In early March, the news and social media were full of photographs of queues of customers at supermarket checkouts, their trolleys filled with bales of super-saver, multi-ply bounty packs; then pictures of the long aisles with their white expanse of empty shelves. In Hong Kong, Singapore, Australia, Japan, US and UK, such images became the signifiers of imminent apocalypse, further driving panic-buying in an endless feedback loop. Fights broke out over the now precious commodity, and supermarket workers restocking the stripped-bare shelves had to protect themselves from the hordes with hastily constructed barricades. Stockpiling was criticized as an uncivil act, placing unnecessary pressure on supply chains, and customers were rationed to one pack each.
For about three weeks, as country after country entered into lockdown, and families prepared for self-isolation, our most private act became a matter of public anxiety and scrutiny. Much of the world prefers to use a jug of water for their ablutions – but, in a crisis, toilet paper, which contributes to massive deforestation, proved the basic necessity that our disposable culture felt it could not live without. The shortage was the subject of analysis by pundits and psychologists, and numerous jokes and memes. Two violinists wearing life jackets went viral with a video in which they played the theme tune to Titanic in front of supermarket shelves emptied of toilet tissue.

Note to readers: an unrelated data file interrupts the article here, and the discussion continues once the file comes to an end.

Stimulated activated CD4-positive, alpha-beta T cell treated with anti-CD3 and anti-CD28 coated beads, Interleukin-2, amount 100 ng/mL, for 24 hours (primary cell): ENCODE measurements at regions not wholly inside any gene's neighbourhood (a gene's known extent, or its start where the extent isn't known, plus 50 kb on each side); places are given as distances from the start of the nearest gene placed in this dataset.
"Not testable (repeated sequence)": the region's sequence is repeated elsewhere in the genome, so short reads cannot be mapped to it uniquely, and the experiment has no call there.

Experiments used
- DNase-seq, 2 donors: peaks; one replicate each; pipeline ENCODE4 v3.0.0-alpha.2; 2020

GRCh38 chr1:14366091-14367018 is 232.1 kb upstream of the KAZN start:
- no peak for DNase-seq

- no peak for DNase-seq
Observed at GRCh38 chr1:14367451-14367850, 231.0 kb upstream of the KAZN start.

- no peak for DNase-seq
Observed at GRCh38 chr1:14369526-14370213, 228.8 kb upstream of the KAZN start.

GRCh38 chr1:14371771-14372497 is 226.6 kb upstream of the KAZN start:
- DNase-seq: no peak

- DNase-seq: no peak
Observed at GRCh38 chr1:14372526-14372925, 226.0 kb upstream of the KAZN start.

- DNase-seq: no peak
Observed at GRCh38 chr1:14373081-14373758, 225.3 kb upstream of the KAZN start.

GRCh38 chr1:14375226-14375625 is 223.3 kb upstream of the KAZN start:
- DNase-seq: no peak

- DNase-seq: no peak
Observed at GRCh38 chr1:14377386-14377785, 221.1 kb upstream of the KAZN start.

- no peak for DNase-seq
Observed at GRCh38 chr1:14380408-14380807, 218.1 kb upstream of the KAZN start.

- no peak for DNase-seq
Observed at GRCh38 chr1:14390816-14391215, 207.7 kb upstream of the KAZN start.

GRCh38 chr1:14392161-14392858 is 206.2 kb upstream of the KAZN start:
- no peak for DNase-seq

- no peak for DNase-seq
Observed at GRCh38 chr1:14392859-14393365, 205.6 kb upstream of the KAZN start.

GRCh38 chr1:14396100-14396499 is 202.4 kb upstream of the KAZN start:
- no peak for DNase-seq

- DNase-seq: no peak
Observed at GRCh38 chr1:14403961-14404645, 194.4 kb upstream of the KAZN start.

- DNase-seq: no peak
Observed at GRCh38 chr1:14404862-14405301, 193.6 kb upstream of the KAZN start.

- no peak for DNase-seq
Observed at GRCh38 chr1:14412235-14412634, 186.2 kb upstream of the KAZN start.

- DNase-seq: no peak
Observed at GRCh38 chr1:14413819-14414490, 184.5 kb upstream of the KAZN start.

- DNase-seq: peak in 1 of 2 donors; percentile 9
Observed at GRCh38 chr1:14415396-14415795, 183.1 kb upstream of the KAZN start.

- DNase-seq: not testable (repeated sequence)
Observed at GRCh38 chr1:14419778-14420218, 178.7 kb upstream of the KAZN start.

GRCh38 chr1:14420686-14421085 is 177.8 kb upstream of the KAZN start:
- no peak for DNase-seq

The Great #Toiletpapercrisis seemed worthy of an epilogue to Charles Mackay’s miscellany of folly, Extraordinary Popular Delusions and the Madness of Crowds (1841). Mackay’s study of ‘moral epidemics’ such as the South-Sea Bubble and ‘tulip mania’ sought to “show how easily the masses have been led astray, and how imitative and gregarious men are, even in their infatuations and crimes”. The recent frenzy, explained as an example of ‘herd mentality’, was not the first time toilet roll was the subject of collective, consumer panic. In 1973, at the height of the oil crisis, a throwaway remark by the TV comedian Johnny Carson warning of looming shortages caused a similar false scare. It was a self-fulfilling prophecy, with panic buying forcing prices up and leading to four months of scarcity.